It seems like yesterday we were discussing last year’s burgeoning holiday lets market and now we’re experiencing the same trends for 2021. Deterred by the thought of quarantine hotels, country restrictions and the likelihood of catching the coronavirus itself, Brits are once again preparing for a summer of staycations.
As we head towards the anniversary of the first lockdown it’s hard to escape the ongoing social and economic impact of Covid-19. From a commercial perspective you only have to step outside to see real life examples. The empty, non-viable retail units now lining our high streets are a case in point.
From 1st April, the existing Help to Buy Equity Loan Scheme (2013-2021) will be replaced with the new Help to Buy Equity Loan Scheme (2021-2023) and will only be available to first-time buyers purchasing a new build property. Also on that date, regional property price caps will be introduced, with each area of the country having a maximum property value that will be eligible for the scheme.
Shawbrook’s 2020 Broker Barometer looks at the primary concerns of the broker community, revealing a largely positive outlook for 2021.
Despite on-going uncertainty as we continue to navigate the challenges of the pandemic, brokers remain optimistic when looking at the year ahead. Over two thirds (67%) of commercial brokers said they were confident about the UK lending environment this year, whilst 60% state they felt confident about the growth of their business.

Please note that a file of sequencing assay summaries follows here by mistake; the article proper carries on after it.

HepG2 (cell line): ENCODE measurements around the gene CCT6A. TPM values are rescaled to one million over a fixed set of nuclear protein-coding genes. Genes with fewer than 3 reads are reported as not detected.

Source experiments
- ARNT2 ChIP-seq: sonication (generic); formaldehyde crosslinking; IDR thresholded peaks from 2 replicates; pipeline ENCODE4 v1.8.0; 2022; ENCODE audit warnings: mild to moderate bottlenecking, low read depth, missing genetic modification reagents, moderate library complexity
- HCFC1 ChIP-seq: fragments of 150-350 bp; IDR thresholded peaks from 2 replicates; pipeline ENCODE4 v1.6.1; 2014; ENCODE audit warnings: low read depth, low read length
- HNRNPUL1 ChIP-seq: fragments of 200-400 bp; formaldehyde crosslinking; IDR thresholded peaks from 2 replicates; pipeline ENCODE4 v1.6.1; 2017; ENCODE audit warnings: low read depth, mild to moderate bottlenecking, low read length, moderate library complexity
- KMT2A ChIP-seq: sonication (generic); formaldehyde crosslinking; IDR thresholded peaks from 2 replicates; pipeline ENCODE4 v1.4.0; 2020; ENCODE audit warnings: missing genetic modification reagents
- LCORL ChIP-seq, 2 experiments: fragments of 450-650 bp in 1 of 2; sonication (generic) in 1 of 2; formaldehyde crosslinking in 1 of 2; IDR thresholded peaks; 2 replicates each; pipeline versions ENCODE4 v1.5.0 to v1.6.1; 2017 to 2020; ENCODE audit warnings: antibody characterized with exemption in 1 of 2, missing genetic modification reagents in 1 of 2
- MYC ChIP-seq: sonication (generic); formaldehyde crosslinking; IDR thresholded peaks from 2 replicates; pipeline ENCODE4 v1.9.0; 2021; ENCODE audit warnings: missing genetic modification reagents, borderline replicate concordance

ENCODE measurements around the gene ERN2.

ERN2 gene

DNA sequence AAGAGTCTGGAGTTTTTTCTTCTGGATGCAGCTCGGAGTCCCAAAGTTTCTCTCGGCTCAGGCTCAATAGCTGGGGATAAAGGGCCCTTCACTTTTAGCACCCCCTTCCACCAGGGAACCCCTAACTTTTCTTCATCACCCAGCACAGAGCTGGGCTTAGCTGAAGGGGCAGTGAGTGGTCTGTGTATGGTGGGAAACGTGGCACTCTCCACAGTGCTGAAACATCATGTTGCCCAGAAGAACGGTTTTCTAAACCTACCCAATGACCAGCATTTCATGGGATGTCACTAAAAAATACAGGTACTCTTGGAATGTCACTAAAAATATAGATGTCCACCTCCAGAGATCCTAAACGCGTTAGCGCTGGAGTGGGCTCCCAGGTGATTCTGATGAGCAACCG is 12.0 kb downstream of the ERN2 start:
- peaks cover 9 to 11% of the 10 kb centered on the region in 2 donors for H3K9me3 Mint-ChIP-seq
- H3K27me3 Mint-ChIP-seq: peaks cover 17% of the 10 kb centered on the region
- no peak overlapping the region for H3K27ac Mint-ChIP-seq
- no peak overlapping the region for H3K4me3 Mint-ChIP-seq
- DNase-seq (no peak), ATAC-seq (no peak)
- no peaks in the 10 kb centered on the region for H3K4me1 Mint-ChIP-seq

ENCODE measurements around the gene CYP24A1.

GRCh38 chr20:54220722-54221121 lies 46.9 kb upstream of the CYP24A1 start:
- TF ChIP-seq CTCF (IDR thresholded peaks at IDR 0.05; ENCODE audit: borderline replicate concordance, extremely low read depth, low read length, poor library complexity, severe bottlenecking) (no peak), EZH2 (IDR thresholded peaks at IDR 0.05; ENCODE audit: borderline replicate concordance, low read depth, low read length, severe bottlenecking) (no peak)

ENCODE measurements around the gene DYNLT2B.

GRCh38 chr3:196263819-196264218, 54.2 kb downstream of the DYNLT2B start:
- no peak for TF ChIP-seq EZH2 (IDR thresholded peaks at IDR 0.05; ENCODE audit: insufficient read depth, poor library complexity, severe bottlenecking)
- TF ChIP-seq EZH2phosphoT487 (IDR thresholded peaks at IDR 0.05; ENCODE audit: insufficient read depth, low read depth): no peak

With New Year resolutions made, many in the UK will be looking ahead having firmly shut the door on 2020. Despite a particularly difficult year generally, and with our current lockdown status in force; on a social and an economic level, those serving the mortgage industry can still look to the future with optimism.
KENSINGTON MORTGAGES – MAKING STAMP DUTY HOLIDAY PERMANENT COULD REAP £139 MILLION A YEAR TAX BOOST FOR TREASURY
Extending the stamp duty holiday could be fiscally positive for the UK treasury, according to research commissioned by Kensington Mortgages. Retaining the threshold for paying Stamp Duty Land Tax (SDLT) at its current level of £500,000 would provide new tax revenues – generated by higher transaction volumes, increased property prices, household consumption, and housing market activity – ranging between £2.3 and £4.1 billion. According to analysis by the Centre for Economics and Business Research (Cebr), in the upper bound estimate this would lead to a fiscal surplus of £139 million.